Ink, Dún Laoghaire: Library cafe is bursting with fresh ideas

Review: dlr Lexicon deserves an above average cafe and it’s got one in Ink Cafe

   

Ink Cafe

I don’t have a contented toddler to strap into a high chair as a table placeholder in Ink, like the person nearby has done. My jacket will have to do. It’s a lone lunch. My roster of reliable dining companions has come over all busy so there is no one to share the gas of dining in a library. No literary puns across the sourdough or ignoring each another with noses in books. Companionless in south Dublin. You’d nearly send a shout out to Ryan Tubridy to see if he’s free.

Ink is in the ground floor of the heart-lifting project that is Dún Laoghaire- Rathdown Library. It has the feel of an art gallery space, soaring timber panels from the ceiling miles overhead to create tables for two, some larger tables with wood and steel chairs and a high bench for shared lunching.

The chicken is served with Irish leaves, house-made burrata, burnt onion and Dukkha which sounds delicious

There’s a new set of ideas being written here. Ink is the work of Conor Spacey’s Food Space, a contact catering company which was set up with sustainable goals from the start. In February, Spacey was among a group of chefs who cooked a menu for 600 guests in Rome based on the Eat Lancet global diet, with its vegetable heavy recommendations and minimal meat. Ink is Food Space’s first public operation.

Menus are clipped to sheets of cardboard made, we’re told, from the packaging boxes for food deliveries. You grab one and order at the bar. Their “zero waste programme” means no single-use plastics including plastic packaging and cling film in the kitchen. My towel on the lilo move of jacket on chair is needed to save a seat; even though it’s early, Ink is already busy.

It’s a surprisingly meat-heavy menu. The description “Irish chicken” is not tempting me to order one of the “bowl” dishes. The chicken is served with Irish leaves, house-made burrata, burnt onion and Dukkha which sounds delicious. Great that it’s Irish, but until the words free range and organic are also listed I’ll pass.

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Instead, it’s the soup and a fish finger butty. Am I certain I need both? the server asks. “The soup is very filling.” This seems the opposite of upselling but if they’re concerned about food waste, it makes sense to talk the eyes-bigger-than-their-belly customers out of over-ordering. I’m not sure a bowl of soup cuts it as a test of a cafe, so I insist on my mammoth order, heading back to my table with a glass of basil kombucha and a wooden spoon with my order number on it.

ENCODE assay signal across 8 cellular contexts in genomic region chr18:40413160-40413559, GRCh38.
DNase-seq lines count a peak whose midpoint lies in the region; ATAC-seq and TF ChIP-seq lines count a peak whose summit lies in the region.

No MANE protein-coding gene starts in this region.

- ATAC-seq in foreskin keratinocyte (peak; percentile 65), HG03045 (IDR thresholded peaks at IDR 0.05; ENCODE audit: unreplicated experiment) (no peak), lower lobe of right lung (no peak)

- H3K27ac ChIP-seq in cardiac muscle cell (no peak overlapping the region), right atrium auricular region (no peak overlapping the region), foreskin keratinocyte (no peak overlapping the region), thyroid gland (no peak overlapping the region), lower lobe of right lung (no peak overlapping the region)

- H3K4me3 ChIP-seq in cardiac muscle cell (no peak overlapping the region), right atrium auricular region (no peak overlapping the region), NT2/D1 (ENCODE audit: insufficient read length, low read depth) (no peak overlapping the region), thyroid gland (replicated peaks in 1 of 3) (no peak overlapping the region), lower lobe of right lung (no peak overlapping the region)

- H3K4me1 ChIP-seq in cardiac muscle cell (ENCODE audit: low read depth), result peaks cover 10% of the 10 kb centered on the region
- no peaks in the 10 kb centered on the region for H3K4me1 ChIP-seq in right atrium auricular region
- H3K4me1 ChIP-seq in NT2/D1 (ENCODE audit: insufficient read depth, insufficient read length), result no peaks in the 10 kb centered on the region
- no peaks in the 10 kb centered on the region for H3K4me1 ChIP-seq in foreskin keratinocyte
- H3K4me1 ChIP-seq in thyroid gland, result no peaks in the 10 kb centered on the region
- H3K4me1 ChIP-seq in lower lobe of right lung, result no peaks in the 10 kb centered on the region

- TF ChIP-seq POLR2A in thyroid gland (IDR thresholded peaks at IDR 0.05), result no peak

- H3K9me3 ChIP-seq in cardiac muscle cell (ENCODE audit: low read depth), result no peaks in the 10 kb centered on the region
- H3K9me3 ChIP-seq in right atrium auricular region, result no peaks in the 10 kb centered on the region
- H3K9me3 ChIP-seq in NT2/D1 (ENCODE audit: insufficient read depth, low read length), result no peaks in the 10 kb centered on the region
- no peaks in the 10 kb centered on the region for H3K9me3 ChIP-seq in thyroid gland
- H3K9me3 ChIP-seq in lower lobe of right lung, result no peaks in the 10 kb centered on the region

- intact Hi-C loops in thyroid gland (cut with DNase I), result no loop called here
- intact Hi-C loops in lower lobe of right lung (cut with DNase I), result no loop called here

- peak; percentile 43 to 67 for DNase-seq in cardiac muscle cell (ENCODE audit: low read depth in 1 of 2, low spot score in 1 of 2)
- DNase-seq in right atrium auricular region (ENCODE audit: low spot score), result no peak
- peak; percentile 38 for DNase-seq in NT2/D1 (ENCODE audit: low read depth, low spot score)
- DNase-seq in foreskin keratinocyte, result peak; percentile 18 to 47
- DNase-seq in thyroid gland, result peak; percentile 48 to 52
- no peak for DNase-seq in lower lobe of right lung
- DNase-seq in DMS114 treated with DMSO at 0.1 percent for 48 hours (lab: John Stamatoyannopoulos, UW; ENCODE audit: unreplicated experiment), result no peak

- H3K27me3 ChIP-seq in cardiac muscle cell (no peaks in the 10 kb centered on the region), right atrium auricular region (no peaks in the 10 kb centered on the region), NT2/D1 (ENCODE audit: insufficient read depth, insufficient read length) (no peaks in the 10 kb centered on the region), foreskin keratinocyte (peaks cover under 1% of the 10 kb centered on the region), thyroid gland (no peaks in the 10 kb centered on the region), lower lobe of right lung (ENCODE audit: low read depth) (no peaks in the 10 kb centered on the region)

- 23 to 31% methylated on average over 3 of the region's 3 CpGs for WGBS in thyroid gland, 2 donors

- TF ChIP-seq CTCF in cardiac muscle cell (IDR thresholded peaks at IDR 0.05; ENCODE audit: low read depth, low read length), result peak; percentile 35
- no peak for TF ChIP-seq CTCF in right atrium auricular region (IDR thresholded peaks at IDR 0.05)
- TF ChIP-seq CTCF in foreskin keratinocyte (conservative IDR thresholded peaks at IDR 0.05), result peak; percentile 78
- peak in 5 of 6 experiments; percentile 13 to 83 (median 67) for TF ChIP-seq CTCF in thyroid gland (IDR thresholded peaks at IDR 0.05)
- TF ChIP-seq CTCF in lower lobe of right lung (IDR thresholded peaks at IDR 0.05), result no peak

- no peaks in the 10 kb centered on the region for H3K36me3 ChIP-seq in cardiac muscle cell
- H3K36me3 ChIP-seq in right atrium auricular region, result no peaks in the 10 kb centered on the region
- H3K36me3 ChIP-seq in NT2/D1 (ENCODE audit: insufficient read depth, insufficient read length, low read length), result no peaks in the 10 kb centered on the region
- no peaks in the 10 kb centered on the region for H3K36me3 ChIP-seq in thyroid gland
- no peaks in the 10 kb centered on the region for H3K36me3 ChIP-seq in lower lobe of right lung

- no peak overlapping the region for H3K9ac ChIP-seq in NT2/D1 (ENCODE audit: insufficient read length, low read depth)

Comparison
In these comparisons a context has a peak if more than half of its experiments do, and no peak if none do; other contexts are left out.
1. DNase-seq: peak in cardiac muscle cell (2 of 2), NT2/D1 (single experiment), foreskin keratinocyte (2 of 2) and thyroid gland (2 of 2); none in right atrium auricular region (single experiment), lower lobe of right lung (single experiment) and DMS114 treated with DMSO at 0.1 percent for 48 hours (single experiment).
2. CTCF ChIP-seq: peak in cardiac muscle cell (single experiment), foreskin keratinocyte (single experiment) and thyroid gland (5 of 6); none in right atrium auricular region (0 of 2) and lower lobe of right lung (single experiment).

Syrup sweet

The kombucha has a lovely basil flavour but is syrup sweet compared with most iterations of this. A bit more time fermenting would have taken it down to a sourer notch but maybe that’s deliberate. As an entry-level introduction, it’s pitched for sweeter kicks.

The soup when it arrives after a bit of a wait is a spoon-standingly hearty blend of potato, green vegetables and fresh pea-shoots which taste so much of summer they’re managing not to wilt on the heat of the soup. It’s got the proper homemade flavour of a from-scratch stock. Everything is served in beautiful glazed bowls, and cutlery with napkins made from composted coffee cup fibre are in a large tin on the table, alongside a lovely wild flower mix of thistles.

There’s a triangle of butter sliced from the block and served in a small chocolate brown bowl to go on the excellent sourdough toast triangles. At €4.95 this is brilliant value and worth a round of applause for a proper food offering in a public building.

I love the house ketchup on the €13.50 fish finger butty and the fish is good but the breading on the fish fingers (more randomly shaped than that sounds) has been oversalted. Irish gem lettuce is nice too and it’s served on bread that’s described as batch but isn’t as rubbery as that sounds.

I wander up for dessert and chose a slice of orange and cranberry cake with a handful of crumble type mixture on top. It’s fine but dry, needing some cream or yoghurt or a syrupy finish post-bake.

dlr Lexicon deserves an above average cafe and it’s got one in Ink Cafe. I think they’ll iron out the wrinkles and persuade people into dining differently, not by preaching but by being delicious.

Lunch for one with coffee and cake came to €27.75

  • Verdict: A good start with the promise of great things to come
  • Food Provenance: Plenty on the Insta but very little on menus. 
  • Vegetarian options: Surprisingly slim
  • Wheelchair access: Yes
  • Facilities: Nice
  • Music: Nice
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